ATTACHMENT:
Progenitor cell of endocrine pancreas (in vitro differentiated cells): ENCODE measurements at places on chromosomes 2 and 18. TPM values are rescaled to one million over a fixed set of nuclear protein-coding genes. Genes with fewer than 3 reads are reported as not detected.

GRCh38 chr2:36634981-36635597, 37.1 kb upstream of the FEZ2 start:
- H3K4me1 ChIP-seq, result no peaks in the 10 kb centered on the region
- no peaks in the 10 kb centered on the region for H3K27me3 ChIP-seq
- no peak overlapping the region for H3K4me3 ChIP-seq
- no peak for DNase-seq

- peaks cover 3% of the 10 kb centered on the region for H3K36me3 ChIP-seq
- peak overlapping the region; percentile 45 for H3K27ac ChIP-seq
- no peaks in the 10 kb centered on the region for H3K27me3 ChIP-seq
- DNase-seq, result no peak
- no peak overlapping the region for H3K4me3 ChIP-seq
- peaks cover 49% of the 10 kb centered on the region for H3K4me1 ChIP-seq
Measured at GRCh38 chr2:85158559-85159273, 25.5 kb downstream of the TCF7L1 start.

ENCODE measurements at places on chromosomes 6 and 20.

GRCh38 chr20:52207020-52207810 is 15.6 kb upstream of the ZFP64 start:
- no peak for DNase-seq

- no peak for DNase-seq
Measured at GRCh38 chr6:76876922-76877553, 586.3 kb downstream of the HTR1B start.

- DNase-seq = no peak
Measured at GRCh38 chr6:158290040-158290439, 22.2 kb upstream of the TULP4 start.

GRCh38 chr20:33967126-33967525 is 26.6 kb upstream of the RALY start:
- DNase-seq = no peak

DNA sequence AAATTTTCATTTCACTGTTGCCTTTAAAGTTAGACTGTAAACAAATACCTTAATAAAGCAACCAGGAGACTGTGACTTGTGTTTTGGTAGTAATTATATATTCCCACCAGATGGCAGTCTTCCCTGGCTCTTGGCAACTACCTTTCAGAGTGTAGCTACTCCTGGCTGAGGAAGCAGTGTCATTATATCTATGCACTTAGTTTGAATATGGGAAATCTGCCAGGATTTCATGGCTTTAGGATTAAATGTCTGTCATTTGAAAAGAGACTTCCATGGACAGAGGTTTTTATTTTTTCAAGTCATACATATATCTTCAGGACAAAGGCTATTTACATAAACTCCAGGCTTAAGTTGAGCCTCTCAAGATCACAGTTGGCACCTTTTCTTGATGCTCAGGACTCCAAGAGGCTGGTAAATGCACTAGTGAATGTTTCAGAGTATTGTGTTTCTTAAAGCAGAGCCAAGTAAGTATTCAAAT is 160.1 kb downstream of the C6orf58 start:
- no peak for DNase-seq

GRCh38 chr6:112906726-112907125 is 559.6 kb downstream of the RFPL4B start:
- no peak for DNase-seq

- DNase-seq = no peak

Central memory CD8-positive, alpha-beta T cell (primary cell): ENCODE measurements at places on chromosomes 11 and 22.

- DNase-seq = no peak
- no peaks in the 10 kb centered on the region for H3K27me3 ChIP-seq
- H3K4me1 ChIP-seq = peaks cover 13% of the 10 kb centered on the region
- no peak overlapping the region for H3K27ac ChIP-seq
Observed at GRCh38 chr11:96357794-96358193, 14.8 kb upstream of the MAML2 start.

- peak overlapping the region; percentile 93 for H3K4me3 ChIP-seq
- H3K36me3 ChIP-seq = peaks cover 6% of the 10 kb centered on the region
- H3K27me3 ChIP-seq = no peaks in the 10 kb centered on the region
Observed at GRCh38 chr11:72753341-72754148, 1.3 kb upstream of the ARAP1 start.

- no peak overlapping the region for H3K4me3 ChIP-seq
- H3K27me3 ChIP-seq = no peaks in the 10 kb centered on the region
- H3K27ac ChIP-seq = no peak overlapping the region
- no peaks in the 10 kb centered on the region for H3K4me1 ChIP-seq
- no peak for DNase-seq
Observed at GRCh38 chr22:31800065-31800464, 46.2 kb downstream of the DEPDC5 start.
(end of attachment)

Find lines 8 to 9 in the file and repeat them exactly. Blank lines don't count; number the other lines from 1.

- peak overlapping the region; percentile 45 for H3K27ac ChIP-seq
- no peaks in the 10 kb centered on the region for H3K27me3 ChIP-seq